CARIFTA Spotlight – Rivaldo Leacock

Train hard and win easy.

If anyone knows this well, it’s 16-year-old Rivaldo Leacock, who believes and lives by this mantra. Rivaldo dominated the Under 18 400 metre hurdles at the just concluded CARIFTA games held in St Kitts.

After drawing lane eight, the petit Lester Vaughn school student obliterated the pack to emerge victorious. He told Barbados TODAY going into the race he was very confident and thrilled that he came out victorious.

carifta-rivaldo_0085“I was very confident going into the race so I just went out there and executed it well. I really didn’t know anyone in the race so I didn’t think I had any competition. The race was well executed I ran very hard and I maintained my lead then about 300 meters to go I realized I was still in the lead so I continued to run and I was successful,” he said.

Describing his entire CARIFTA experience, Rivaldo said it was one of growth for him.

“This CARIFTA was one of challenges and learning how to overcome obstacles to realize my dreams but over all it was a great experiences for me. I just love the thrill of competing so I go out there and do my best,” he explained.

Leading up to CARIFTA, Rivaldo explained that it was quite stressful, especially having to balance training and school. But he admitted that he had one goal in mind and was willing to do all he had to, in order to reap success.

“CARIFTA training was very hard. A lot of sleepless nights. Waking up very early to go training at Farley Hill. A lot of endurance running sprints. A many other things. But I had to do what I had to do,” Rivaldo said with a smile. ‘

And for his success, he knew it was not a ‘one man show’, and offered much thanks to all those who have had a hand in his career and success thus far.

“I would like to thank my mom, dad, coaches, my school and my club Rising Stars, they have all supported me and helped me to get to where I am today,” the unassuming athlete said.

And now, he has his sights set on achieving even greater things. There is no such thing as down time for Rivaldo, because he is already back at training looking to better himself.

“I feel very good about myself right now.  I’m just going to go back to the drawing board and keep training hard in order to win more medals. My ultimate goal is to become an Olympian,” he said.

And while there may be a misconception that athletes grades tend to suffer, Rivaldo is here to prove them wrong. He told Barbados TODAY that his grades were good and admitted that he was putting in all the necessary work to make sure his grades did not slip.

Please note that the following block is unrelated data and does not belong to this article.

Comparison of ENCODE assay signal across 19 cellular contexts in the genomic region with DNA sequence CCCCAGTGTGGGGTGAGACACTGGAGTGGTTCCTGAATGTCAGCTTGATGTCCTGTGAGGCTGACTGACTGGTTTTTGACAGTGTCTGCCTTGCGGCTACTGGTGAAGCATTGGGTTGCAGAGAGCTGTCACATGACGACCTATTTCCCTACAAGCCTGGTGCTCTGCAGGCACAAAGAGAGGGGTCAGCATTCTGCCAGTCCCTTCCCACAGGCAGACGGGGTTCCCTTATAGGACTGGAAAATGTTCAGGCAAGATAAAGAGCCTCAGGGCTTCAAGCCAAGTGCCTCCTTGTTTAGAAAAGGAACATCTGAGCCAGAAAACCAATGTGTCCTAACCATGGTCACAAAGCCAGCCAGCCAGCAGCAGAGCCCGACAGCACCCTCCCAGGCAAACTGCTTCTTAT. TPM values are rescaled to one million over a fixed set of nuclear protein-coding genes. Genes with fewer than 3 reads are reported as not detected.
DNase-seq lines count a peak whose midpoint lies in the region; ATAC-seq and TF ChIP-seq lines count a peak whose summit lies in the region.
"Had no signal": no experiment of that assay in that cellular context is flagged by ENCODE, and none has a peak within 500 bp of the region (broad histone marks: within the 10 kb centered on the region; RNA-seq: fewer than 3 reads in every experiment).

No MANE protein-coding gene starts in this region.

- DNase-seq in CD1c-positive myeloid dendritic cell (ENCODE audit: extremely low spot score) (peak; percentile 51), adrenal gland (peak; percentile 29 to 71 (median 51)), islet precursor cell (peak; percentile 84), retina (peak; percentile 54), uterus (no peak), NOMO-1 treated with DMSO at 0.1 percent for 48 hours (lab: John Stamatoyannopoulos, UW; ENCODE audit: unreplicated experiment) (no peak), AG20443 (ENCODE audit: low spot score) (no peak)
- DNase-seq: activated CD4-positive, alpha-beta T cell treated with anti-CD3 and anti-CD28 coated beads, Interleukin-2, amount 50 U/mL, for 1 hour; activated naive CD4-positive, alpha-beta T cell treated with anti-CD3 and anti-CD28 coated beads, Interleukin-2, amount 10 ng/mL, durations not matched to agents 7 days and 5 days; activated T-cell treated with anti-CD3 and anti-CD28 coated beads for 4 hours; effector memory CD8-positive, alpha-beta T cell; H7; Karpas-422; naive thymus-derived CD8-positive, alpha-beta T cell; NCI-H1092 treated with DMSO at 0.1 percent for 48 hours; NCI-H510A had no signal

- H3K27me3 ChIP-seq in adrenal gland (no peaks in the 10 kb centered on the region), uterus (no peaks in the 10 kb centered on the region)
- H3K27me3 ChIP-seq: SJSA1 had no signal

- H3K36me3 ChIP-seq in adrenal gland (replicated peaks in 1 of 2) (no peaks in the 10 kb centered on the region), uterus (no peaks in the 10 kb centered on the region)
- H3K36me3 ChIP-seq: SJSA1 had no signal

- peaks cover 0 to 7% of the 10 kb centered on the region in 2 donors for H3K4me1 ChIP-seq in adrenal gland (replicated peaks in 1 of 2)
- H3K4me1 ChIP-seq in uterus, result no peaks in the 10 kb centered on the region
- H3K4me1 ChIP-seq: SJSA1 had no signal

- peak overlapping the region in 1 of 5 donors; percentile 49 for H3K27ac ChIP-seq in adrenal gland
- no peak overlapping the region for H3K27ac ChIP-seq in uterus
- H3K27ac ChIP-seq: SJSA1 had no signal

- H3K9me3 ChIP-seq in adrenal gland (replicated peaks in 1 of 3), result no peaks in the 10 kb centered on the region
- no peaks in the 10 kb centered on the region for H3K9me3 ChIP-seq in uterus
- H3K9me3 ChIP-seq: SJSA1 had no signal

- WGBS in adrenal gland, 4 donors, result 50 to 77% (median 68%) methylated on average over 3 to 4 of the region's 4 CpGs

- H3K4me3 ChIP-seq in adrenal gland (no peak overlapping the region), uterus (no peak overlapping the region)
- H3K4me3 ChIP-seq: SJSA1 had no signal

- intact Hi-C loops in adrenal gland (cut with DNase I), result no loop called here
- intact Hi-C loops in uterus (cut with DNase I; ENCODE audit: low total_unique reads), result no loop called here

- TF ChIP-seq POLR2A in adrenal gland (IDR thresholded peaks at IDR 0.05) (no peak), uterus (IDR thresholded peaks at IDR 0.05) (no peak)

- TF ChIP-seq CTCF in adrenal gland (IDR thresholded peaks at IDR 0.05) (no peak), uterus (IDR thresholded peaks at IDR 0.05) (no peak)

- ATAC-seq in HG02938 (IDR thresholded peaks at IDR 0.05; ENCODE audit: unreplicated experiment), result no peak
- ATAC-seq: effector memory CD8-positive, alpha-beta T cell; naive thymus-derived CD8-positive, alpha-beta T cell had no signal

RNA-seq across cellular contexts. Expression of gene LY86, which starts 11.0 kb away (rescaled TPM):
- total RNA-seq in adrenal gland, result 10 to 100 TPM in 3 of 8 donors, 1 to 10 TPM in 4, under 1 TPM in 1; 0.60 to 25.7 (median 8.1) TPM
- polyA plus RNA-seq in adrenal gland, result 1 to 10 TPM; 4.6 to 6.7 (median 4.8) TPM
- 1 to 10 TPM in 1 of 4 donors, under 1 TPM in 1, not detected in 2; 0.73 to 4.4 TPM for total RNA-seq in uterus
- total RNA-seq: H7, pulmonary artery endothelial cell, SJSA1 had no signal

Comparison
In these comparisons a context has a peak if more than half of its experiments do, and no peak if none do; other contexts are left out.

“I’ve been going to lessons and putting in the extra work needed so my grades are good. I’m doing seven CXC’s this year. Sometimes its hard balancing school and athletics but you just have to find the right balance within the school setting,” he said, while taking a break from vacation lessons to do the interview.

And his coach Alwyn Babb, who is over the moon about Rivaldo’s success, said he believes he has found the right balance and with greater support he can go even further.

“He also finished first in class on several occasions. So it would appear that he is definitely finding the balance between the academics and the sports,” Babb said.

With regard to Rivaldo’s CARIFTA success, Babb said he always knew he could do it.

Rivaldo’s ultimate goal is to become an Olympian.

“The clock seldom lies. Based on his time coming into the 400 hurdles at CARIFTA, he was much better than the others. That shows that even though he was placed in lane 8 he was able to beat the others by such a convincing margin,” he said.

Babb added that he believes Rivaldo can go the distance and bring home an Olympic medal for Barbados in the near future.

“I believe Rivaldo at this point in his career can conquer the Junior World, he has World Youth, we are looking to add that gold medal to the tally, I believe there is Commonwealth youth later in the year and once he remains healthy we are going to conquer that as well and long term I see Rivaldo as one of the athletes having the potential to give Barbados an Olympic medal in the 400 hurdles. All the systems are in place to ensure that happens. I want to encourage all the stakeholders to make sure they rally behind him and give him the necessary support that he needs to make that a reality,” Babb said of the young athlete.

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